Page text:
Einstein frame the pre-big bang scale factor exactly coincide with the
time-reversal of the post-big bang solution).
The main difference from
case (a) is that in the pre-big bang epoch the curvature is growing, and
the event horizon shrinks linearly in cosmic time, from $t_i$ to $t_f$,
instead of being constant. Since the scale factor shrinks at a slower
rate, however, it is still possible for the initial homogeneous domain
to be ``pushed out" of the horizon, and for the Universe to emerge at
the Planck scale, at the time $t_f$, in the same configuration as in
case (a). The subsequent evolution from $t_f$ to $t_0$ is the same as in
the standard scenario.
\item{}
Case (c), finally, represents a string cosmology model in which the period
of pre-big bang inflation corresponds in part to a phase of growing
curvature, growing dilaton and shrinking horizon (from $t_i$ to $t_s$), and
in part to a phase in which the curvature, the horizon, and eventually the
dilaton, are frozen at the Planck scale (from $t_s$ to $t_f$). The initial
horizon is still large in Planck units, but it is no longer
reflection-symmetric to $t_0$, depending on the duration of the high
curvature phase from $t_s$ to $t_f$.
\end{itemize}
\begin{figure}
\centerline{\epsfxsize=9.0cm
\epsffile{f3rev.ps}}
\caption{\sl Qualitative evolution of the horizon scale and of the
proper size of a homogeneous region for (a) standard de Sitter
inflation with constant Hubble horizon, (b) pre-big bang inflation
(in the Einstein frame) with
shrinking horizon, and (c) pre-big bang including a
phase of high curvature inflation at the string scale.
The time
direction coincides with the vertical axis. The three horizontal
spatial sections $t_0, t_f$ and $t_i$
corresponds, from top to bottom, to the present
time, to the end, and to the beginning of inflation. The shaded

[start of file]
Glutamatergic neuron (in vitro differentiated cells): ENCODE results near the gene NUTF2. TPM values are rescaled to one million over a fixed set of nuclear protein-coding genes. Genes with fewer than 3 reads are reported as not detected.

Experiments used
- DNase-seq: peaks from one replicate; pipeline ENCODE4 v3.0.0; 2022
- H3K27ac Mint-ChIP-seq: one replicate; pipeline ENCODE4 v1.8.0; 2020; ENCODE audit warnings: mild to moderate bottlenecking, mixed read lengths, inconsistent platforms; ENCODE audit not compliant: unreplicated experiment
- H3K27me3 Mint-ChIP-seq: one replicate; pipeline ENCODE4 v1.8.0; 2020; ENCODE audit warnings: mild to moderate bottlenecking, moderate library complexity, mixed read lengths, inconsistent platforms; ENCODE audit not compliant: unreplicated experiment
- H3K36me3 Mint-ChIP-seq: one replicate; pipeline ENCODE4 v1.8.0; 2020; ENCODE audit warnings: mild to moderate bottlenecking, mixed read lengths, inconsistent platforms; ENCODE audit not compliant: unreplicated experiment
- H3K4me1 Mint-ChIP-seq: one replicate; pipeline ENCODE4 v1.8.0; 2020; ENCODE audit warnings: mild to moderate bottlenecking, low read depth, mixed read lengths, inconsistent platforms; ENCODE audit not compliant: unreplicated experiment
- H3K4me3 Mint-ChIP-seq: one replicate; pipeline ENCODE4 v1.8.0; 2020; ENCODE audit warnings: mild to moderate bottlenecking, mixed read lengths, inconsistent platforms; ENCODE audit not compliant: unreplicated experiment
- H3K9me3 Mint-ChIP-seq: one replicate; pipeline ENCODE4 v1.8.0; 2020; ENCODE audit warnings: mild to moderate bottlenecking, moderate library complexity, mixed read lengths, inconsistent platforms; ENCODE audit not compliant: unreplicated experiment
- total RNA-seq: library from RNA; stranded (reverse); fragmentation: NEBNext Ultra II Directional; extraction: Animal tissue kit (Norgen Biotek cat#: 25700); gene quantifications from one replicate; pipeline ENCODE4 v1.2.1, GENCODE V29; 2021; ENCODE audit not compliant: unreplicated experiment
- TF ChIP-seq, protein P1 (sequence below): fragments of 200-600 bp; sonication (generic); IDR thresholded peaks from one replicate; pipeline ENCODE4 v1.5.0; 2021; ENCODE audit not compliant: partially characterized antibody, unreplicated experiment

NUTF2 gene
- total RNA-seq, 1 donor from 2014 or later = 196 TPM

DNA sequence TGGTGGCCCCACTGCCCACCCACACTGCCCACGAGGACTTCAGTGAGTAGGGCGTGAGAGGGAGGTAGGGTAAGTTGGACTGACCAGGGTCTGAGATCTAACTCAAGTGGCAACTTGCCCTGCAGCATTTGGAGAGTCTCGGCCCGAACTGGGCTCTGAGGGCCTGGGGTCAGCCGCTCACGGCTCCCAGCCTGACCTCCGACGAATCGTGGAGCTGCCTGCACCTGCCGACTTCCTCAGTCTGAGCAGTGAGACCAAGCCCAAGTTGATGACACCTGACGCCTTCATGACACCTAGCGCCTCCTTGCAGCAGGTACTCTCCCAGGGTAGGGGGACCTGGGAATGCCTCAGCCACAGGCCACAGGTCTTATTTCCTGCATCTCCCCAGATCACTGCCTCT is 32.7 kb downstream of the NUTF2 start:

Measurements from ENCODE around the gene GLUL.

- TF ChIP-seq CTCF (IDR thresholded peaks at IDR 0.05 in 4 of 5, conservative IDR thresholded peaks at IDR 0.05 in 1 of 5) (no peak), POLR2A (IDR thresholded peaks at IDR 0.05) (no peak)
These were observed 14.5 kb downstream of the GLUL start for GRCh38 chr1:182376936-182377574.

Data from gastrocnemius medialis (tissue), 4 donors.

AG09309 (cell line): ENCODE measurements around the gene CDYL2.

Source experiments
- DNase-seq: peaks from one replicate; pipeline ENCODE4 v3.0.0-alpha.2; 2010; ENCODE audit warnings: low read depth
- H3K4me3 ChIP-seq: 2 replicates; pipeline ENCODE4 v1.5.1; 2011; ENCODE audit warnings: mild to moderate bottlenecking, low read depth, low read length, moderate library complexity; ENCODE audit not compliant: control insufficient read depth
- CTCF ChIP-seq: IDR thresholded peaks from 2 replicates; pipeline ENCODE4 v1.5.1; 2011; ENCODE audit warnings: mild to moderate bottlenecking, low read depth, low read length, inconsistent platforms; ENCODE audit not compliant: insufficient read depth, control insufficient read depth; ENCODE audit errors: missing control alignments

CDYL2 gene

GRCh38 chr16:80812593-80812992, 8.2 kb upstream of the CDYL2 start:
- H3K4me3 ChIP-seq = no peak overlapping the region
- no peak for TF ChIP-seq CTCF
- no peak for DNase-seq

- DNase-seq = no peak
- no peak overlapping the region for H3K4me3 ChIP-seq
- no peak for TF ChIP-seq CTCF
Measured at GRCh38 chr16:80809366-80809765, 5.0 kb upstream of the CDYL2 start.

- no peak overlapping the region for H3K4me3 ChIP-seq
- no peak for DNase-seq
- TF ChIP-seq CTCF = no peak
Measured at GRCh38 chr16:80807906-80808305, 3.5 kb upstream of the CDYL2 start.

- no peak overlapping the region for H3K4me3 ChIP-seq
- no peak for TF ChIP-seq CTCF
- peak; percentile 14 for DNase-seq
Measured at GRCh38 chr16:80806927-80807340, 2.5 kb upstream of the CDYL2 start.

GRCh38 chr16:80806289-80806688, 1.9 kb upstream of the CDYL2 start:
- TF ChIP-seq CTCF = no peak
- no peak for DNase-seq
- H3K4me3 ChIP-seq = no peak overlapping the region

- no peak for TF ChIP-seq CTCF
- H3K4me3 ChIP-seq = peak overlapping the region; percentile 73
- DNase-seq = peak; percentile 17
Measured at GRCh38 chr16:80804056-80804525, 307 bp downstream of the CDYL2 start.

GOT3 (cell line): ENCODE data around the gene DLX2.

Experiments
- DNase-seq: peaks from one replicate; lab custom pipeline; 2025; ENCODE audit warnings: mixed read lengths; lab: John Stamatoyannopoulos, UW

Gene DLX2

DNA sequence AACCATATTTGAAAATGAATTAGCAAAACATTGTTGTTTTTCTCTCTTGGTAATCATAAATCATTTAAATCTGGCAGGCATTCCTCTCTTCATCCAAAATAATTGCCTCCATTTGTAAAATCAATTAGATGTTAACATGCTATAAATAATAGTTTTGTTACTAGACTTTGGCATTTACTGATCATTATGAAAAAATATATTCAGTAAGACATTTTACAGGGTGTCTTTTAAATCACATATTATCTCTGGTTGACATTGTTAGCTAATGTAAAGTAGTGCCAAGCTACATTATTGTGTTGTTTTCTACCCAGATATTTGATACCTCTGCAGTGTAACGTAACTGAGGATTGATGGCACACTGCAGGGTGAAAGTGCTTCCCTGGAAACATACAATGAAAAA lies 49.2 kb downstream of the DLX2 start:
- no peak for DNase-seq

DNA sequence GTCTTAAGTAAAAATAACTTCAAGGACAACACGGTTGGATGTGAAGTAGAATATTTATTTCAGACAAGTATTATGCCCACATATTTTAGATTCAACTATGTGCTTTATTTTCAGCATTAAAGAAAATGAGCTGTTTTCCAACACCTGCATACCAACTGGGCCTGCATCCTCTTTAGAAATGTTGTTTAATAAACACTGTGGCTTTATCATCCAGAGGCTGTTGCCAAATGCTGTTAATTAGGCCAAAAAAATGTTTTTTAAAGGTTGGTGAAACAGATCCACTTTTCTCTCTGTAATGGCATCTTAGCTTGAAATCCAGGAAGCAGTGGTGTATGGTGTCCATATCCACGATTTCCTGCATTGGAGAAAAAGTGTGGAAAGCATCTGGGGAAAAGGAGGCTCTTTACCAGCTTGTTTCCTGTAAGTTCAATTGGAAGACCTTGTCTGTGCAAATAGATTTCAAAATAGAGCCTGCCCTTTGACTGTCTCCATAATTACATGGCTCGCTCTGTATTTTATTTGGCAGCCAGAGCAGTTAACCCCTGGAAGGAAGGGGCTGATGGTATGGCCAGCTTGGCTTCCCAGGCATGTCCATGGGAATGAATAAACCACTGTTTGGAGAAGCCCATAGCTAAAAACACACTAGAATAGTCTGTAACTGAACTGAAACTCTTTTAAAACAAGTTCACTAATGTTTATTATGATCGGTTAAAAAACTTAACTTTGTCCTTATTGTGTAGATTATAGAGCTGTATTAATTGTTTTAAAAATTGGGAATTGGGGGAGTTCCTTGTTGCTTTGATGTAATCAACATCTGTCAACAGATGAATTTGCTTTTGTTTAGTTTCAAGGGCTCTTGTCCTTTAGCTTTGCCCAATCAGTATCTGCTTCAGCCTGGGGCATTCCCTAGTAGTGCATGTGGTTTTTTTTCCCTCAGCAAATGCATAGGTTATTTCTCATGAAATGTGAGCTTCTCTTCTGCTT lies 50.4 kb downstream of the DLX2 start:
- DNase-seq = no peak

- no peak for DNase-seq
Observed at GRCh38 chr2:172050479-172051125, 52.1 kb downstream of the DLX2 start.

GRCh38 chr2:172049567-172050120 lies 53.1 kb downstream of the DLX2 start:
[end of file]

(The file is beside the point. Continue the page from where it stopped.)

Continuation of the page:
area represents the horizon, and the dashed lines its time
evolution. The full curves represent the time evolution of the proper size
of the homogeneous region, controlled by the scale factor.}
\label{fig3}
\end{figure}
According to \cite{15}, the model (a) represents an acceptable solution
to the horizon and flatness problem because inflation starts at the
Planck scale, and all the dimensionless parameters characterizing the
initial configuration are of order one. When the phase at constant
curvature of the model (c) extends in time like in case (a) the two
models pratically coincide for what concerns the naturalness of the
initial conditions, as in both cases our Universe emerges at the Planck
scale from a single domain of Planckian size, and we loose any
observational tracks of what happened before.
The aim of the pre-big bang scenario, on the other hand, is to attempt a
description of the possible cosmological
evolution {\sl before} the Planck epoch. The main difference between
case (a) and (c) is that, if the duration of the phase of inflation at
constant curvature is shorter than the minimal duration required
for a solution of all the standard kinematic problems, what happened
before the Planck scale may then become visible. In other words, there
are phenomenological consequences that can be ascribed to the phase of
pre-Planckian evolution, and that can be tested (at least in principle) even
today (see Section \ref{IV}). The model of case (b), in particular, is the
limiting case in which the duration of the high curvature phase shrinks to
a point, and the Universe emerges at the Planck curvature scale with a
homogeneous domain large enough to fill our present Hubble radius
through the subsequent standard evolution.
The above discussion
refers to the curvature in Planck units, but the same arguments can also
be applied to the initial value of the string coupling. If the
coupling is of
order one at the beginning of inflation then it is natural, in the sense
of \cite{15}, if it is much smaller than one, then the inflationary growth of
the coupling may have observable consequences.
To conclude this discussion it seems difficult, in our
opinion, to discard a model of pre-Planckian evolution, like those
illustrated in case (b), (c), only on the grounds of the large parameters
characterizing its initial conditions. Such an argument could be applied in
the impossibility of observational tests, namely in the absence of any
phenomenological evidence about the cosmological evolution before the
Planck era. But, as pointed out before, the pre-Planckian epoch becomes
invisible only in the limiting case (a), in which the effective models
reduces to standard inflation starting at the Planck scale, with no
unnatural initial conditions.
If, on the contrary, the high curvature phase
is shorter than in case (a), then the model requires an initial horizon larger